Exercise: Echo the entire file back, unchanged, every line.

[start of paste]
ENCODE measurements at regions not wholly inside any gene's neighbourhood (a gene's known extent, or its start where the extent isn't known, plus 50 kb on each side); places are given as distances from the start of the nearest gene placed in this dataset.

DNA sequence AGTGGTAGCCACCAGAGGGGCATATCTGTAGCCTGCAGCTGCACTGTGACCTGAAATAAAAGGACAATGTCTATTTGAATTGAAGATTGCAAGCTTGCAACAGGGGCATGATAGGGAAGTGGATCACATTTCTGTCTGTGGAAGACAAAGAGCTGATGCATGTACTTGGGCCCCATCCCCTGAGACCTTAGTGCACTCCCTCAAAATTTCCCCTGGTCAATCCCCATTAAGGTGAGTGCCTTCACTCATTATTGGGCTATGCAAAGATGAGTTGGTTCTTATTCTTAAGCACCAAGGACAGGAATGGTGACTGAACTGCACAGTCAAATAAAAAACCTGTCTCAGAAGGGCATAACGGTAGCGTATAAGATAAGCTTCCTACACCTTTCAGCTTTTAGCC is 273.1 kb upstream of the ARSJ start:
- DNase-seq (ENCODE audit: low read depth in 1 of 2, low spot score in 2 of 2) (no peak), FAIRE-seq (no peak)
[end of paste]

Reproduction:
ENCODE measurements at regions not wholly inside any gene's neighbourhood (a gene's known extent, or its start where the extent isn't known, plus 50 kb on each side); places are given as distances from the start of the nearest gene placed in this dataset.

DNA sequence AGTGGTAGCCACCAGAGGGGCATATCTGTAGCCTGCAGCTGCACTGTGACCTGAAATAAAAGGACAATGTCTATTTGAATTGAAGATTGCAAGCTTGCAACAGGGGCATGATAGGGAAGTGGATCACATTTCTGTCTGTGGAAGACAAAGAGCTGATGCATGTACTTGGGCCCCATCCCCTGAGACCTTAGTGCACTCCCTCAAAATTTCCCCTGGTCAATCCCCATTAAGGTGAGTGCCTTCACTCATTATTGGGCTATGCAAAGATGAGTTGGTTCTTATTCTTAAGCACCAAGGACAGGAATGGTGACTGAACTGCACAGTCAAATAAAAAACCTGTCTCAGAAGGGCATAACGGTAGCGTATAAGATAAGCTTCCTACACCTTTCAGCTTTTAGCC is 273.1 kb upstream of the ARSJ start:
- DNase-seq (ENCODE audit: low read depth in 1 of 2, low spot score in 2 of 2) (no peak), FAIRE-seq (no peak)